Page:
Eager to see part 3 of 2 ;-), but meanwhile. I think the "work of" is not so narrow as you suggest - again, DisCO is interesting because it integrates care as work. And everyone who toots is producing content and creating (reinforcing) relationships, network building...

I think for some people has more going on than for others. Some of you work and organize and meet together.

I got a few people I work with who are also in, but it's not the focus of our work.

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@bhaugen @Matt_Noyes @mike_hales @michaelafisher @Zee @mattcropp @anaulin @johnkuti

I love this thread and the corresponding one on loomio. I think there are a lot of big questions that point to a lot of unfinished discussions we had during the meltdown last year.

I also find myself feeling a slight existential panic about (similar to during the meltdown) and hope others aren't also feeling that way.

> slight existential panic
Yep. This seems to me natural bcos has been a slogan and an ethos and a loose distributed cultural formation, and is still attempting to become an organisation of some kind, which might warrant the description 'coop'?
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@mike_hales @emi @bhaugen @michaelafisher @Zee @mattcropp @anaulin @johnkuti

Interesting! I think of SC as "pleasantly emergent" - whether and how it becomes more formally organized remains to be seen. In the meantime a variety of people, practices, and relationships find space here.

@Matt_Noyes @mike_hales @emi @bhaugen @michaelafisher @Zee @mattcropp @johnkuti I'm following along with this thread and finding it interesting. I do not feel any existential panic wrt and see it more as "pleasantly emergent", to use Matt's nice turn or phrase. (For me it is primarily an experiment in collectively governed social media platform, the fact that it attracts folks interested in cooperatives is a pleasant side effect.)

@emi @bhaugen @Matt_Noyes @mike_hales @michaelafisher @Zee @mattcropp @anaulin has created a set of shared principles yet? One that all members have understood and actively opted into? The focus on process seems misguided until there is a shared understanding of purpose and principles.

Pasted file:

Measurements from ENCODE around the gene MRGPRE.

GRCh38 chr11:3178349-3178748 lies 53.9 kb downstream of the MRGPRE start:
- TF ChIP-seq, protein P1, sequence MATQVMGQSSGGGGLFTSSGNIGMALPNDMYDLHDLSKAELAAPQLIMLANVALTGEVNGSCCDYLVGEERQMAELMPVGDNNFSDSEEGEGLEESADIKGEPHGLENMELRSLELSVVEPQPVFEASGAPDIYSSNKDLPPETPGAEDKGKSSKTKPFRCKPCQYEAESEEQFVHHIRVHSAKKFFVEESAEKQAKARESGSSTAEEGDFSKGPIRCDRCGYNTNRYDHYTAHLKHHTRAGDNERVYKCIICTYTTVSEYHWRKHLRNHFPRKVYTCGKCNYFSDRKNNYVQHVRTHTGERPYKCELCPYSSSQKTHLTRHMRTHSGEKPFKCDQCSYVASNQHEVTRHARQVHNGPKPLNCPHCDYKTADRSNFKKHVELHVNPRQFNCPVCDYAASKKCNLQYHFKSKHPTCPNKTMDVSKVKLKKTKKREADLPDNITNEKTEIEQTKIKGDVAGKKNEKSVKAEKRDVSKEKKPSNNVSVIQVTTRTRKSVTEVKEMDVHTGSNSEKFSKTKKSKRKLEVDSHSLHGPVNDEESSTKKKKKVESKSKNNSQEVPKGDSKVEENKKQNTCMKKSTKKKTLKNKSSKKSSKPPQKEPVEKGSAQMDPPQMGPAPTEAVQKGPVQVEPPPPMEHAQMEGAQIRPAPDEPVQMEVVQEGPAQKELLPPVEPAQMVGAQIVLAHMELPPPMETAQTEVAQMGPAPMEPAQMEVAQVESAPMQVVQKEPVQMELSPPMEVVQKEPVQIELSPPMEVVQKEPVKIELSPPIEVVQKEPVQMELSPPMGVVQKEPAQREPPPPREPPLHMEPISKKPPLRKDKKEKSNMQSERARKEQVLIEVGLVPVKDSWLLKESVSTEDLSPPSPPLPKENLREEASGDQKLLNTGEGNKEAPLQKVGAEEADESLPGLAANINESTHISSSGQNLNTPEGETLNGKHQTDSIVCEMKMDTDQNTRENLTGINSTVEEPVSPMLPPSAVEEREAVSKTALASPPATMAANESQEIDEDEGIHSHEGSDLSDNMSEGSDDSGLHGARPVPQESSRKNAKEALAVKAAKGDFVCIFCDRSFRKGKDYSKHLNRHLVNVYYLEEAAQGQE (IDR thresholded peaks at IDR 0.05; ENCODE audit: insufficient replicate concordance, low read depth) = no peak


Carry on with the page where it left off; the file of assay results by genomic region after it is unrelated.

@elplatt @bhaugen @Matt_Noyes @mike_hales @michaelafisher @Zee @mattcropp @anaulin

Hmmm what a conundrum! How should facilitate a process in which we decide on shared principles and purpose?

@bhaugen Things in Scuttlebutt seem to resolve into 'the project leadership'. Benevolent dictators like so much FLOSS practice? I don't see anything there on evolutionary process. Just principles. I'm not disparaging, just saying I don't see the kind of process framing we're seeking.

@elplatt @emi @Matt_Noyes @michaelafisher @Zee @mattcropp @anaulin

Scuttlebutt relied on a couple of founding leaders for a long time but things have evolved into multiple related projects with different leaders that are still recognizably in the same network.

They don't use the kind of process framing you are seeking, but the question was about decentralized networks and principles.

They have several times iterated on a set of principles and seem to mostly live by them.

@elplatt @emi @Matt_Noyes @michaelafisher @Zee @mattcropp @anaulin

@bhaugen The key thing w Scuttlebutt seems to be that it is a development community (based in 'projects') at least as much as it is a digital-social community. And to an extent, they do have a geography dynamic or context too (NZ?) even though globally distributed?
@elplatt @emi @Matt_Noyes @michaelafisher @Zee @mattcropp @anaulin

My laptop died so I'm typing this on my phone.
Scuttlebutt has actual work to do. But I think that is what is missing in except for the people who maintain the place.

@elplatt @emi @Matt_Noyes @michaelafisher @Zee @mattcropp @anaulin

It seems like the question lurking beneath the discussion here is; is a customer co-op, in which all instance users are voting citizens in all decision-making? Or is it a worker co-op, in which users who aren't involved in core maintenance and admin work are just customers? What @Matt_Noyes seems to be suggesting, with his reference to DisCO's 3 ring structure, is a kind of multi-stakeholder co-op.